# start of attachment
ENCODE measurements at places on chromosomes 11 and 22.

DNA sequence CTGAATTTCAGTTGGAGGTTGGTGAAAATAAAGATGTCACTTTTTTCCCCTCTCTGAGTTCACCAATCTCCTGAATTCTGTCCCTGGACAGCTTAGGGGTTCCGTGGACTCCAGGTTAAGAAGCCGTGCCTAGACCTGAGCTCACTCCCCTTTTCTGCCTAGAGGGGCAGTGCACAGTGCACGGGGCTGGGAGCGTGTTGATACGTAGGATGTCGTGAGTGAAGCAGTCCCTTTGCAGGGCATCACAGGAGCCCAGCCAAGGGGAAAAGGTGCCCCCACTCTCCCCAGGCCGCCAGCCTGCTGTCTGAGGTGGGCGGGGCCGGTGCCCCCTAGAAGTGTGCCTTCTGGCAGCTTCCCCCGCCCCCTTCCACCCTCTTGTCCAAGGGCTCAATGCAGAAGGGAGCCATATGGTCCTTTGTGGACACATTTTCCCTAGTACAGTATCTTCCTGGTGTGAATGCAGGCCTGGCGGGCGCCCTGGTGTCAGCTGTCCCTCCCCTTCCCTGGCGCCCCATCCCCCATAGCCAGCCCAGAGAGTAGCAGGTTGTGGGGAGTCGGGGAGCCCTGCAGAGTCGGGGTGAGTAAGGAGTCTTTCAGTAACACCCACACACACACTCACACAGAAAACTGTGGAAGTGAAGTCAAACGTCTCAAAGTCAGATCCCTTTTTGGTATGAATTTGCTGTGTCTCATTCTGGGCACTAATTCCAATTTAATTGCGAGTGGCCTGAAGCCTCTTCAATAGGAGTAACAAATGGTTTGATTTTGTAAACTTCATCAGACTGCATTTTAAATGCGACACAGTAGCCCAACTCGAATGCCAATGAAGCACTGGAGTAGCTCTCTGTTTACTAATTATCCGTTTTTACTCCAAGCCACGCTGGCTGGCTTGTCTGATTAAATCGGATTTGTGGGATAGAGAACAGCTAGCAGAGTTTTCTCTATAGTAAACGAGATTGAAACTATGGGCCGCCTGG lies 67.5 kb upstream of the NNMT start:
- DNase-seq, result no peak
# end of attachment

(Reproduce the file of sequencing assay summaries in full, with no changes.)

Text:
ENCODE measurements at places on chromosomes 11 and 22.

DNA sequence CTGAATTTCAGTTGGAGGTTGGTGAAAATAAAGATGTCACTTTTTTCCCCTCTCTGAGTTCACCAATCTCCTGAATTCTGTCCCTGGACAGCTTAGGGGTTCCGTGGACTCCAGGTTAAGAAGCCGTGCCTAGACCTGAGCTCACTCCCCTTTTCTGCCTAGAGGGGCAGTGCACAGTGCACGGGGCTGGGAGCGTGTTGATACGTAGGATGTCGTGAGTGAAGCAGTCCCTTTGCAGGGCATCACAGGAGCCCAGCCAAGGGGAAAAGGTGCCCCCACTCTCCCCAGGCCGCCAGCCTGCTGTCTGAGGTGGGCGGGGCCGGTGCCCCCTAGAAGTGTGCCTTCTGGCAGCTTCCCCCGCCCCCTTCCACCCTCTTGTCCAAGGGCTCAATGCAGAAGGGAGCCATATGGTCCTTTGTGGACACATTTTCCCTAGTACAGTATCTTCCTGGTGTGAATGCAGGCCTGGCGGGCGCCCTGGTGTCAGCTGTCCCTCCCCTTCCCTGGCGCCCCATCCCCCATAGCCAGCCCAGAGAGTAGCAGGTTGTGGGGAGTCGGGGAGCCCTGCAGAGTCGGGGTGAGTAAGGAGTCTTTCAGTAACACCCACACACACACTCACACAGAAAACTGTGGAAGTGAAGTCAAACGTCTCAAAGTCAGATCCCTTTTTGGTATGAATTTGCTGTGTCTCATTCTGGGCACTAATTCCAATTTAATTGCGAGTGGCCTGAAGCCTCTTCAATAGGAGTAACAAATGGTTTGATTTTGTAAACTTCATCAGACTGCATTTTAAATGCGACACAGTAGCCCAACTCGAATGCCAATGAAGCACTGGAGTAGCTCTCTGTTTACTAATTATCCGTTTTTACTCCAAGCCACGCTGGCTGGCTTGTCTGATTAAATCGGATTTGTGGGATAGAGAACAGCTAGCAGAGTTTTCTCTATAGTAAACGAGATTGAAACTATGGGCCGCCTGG lies 67.5 kb upstream of the NNMT start:
- DNase-seq, result no peak